Responses: 2
SFC Melvin Brandenburg
I love a good historical drama. i'll have to check this out
PVT Joshua Blotzer
Edited 8 mo ago
Netflix drama The Dig unfair on Sutton Hoo archaeologist Peggy Piggott

Mark Bridge
Friday January 29 2021, 5.00pm GMT, The Times [of London]

The young archaeologist Peggy Piggott warns her new boss that she hasn’t “done much actual fieldwork yet” in Netflix’s drama The Dig.

Soon afterwards, Peggy, played by Lily James, crunches her foot through the roof of an Anglo-Saxon ship’s burial chamber at Sutton Hoo and apologises for her clumsiness.

The film is an adaptation of a novel that pays tribute to the people behind one of Britain’s greatest archaeological finds — the ghostly outline of a 90ft ship uncovered along with the fabulous treasures of a 7th century warrior king on the eve of the Second World War.

Archaeologists have claimed, however, that Peggy, the future Margaret Guido, has been portrayed unfairly as “bumbling”. The exclusion of two women photographers to make way for a fictional man as her love interest creates a “gender imbalance”.

Piggott, 27, was already a precocious talent when she joined the excavation on Edith Pretty’s Suffolk estate in the summer of 1939. She had diplomas from Cambridge and University College London’s Institute of Archaeology as well as several excavations under her belt. Two years earlier, at the age of 25, she had directed fieldwork in Hampshire, publishing important results on cremation urns.

In the film, released today, Charles Phillips, the Cambridge fellow who had taken charge of the excavation after the discovery of the ship by Basil Brown, a self-taught archaeologist, agrees when Peggy suggests that he has only hired her due to her delicate frame and ability to tread lightly on the remains. This makes it all the more mortifying when she quite literally puts her foot in it.

Writing in The Times about the accuracy of the film, Rebecca Wragg Sykes, a leading archaeologist, said: “Her character appears as something of a sidekick to her older husband, Stuart; early on, Charles Phillips is heard to declare, ‘We need Piggott!’

“When the Piggotts arrive on site, apparently newly-married, only a nod is given to Peggy’s expertise. On the whole she is presented as deferential, even bumbling, putting her foot through a hollow feature.

“In actuality, Peggy was only a couple of years younger than Stuart and was an extremely experienced excavator by 1939.”

Dr Wragg Sykes said that she enjoyed the film, which highlights how Brown, was snubbed and sidelined by the archaeological establishment though he discovered the ship. That much was accurate, she said. “It does a really nice job of representing the weird and magical feeling of archaeology and explores themes of remembrance and memory really well,” she said. “It’s emotionally touching.”

As in real life, Peggy is seen making the first discovery of gold at the site, in the form of a garnet-set sword fitting that belonged to the buried ruler — widely believed today to have been King Raedwald of East Anglia, who died about AD624.

Nevertheless, Dr Wragg Sykes said that Peggy, better known as Margaret Guido after her second marriage, could have been depicted differently to highlight her achievements. She went on to have an archaeological career that continued into the 1990s.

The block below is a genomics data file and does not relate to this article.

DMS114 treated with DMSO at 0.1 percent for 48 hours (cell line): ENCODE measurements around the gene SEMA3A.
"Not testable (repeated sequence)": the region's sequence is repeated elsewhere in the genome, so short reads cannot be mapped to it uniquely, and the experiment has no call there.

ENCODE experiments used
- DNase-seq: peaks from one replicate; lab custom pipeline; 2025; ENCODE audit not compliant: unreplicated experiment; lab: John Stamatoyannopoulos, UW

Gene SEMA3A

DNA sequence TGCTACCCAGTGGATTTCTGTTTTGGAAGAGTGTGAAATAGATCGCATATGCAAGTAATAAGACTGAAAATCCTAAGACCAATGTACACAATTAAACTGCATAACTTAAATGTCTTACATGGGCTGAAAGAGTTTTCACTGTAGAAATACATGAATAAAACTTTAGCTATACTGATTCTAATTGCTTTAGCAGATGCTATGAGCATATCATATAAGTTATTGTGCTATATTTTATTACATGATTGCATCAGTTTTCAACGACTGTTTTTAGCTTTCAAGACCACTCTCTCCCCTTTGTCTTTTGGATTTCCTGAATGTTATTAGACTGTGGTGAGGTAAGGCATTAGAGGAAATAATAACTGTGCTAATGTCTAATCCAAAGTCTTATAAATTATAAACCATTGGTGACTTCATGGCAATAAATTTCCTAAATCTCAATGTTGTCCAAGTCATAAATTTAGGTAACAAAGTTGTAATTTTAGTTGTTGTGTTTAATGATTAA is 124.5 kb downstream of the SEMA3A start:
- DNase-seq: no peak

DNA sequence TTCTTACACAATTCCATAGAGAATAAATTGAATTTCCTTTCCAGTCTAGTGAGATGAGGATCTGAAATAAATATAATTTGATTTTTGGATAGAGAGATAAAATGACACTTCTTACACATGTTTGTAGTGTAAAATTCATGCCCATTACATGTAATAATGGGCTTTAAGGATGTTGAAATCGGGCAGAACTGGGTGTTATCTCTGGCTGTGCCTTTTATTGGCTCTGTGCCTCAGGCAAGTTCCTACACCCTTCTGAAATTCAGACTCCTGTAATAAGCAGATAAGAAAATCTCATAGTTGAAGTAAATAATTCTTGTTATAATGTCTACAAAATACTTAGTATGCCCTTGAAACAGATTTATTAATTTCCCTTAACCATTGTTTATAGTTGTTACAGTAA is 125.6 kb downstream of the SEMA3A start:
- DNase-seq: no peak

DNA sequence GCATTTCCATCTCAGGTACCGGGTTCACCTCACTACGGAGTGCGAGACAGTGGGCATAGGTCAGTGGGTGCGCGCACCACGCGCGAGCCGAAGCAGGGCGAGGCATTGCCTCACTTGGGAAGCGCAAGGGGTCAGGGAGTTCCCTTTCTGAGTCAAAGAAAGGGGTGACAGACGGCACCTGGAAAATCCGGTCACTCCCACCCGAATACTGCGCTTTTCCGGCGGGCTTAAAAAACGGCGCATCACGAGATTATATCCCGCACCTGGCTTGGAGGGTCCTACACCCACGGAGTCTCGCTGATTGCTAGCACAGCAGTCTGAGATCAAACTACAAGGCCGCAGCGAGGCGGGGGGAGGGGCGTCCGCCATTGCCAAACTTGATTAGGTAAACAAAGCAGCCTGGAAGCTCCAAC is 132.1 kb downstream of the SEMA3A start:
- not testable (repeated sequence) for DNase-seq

“They could have chosen to do something a bit more subversive and upend the novel and perhaps still have her personal journey but without needing to imply that she is less substantial professionally,” she said. “So it’s a missed opportunity to be a little bit creative with the novel which has already been creative with the truth.”

John Preston, nephew of Peggy Piggott and author of the novel The Dig, said the claim that she was portrayed as bumbling was “simply not true”.

He told The Times: “I did make her slightly younger in the book, she was 27 when she did the dig in real life so to suggest that she was a grizzled professional is pushing it a bit . . . I tried to stick as far as possible in the novel to what had happened.

“But my main responsibility is to tell the story as vividly and engagingly as possible. Plainly the last thing I wanted to do was to in any way diminish the importance of my aunt or portray in an unflattering light but I genuinely think the book or indeed the film does that.”

He also defended his decision in the book, followed in the film, to introduce the fictional character of Edith Pretty’s cousin Rory Lomax as an amateur photographer on the site. In reality that role was performed by two schoolmistresses, Mercie Lack and Barbara Wagstaff. A romantic storyline links Lomax and Peggy, whose marriage is seen to be unhappy.

Lack and Wagstaff’s skilled amateur photographs form some of the most important records of the structure of the ship, fleetingly revealed in the impression of its long-rotted timbers in the earth and in the lines of its surviving rivets. The women’s original hand-annotated pictures have recently been conserved and digitised by The National Trust, which intends to make them available online.

Rachel Pope, an archaeologist, said that the replacement of Lack and Wagstaff with “yet another man” in the film and book accounts created a gender imbalance in the “core” dig team. It also gave an inaccurate portrayal of the contribution of women in 1930s archaeology.

Preston insisted that Lack and Wagstaff, despite their contribution, were not part of the core team.

He admits, however, that one aspect of the Netflix depiction might have nonplussed his distinguished aunt. “I’m absolutely sure that my aunt would’ve been astounded to be portrayed by Lily James,” he said. “With luck she might have been quite tickled by it as well.”

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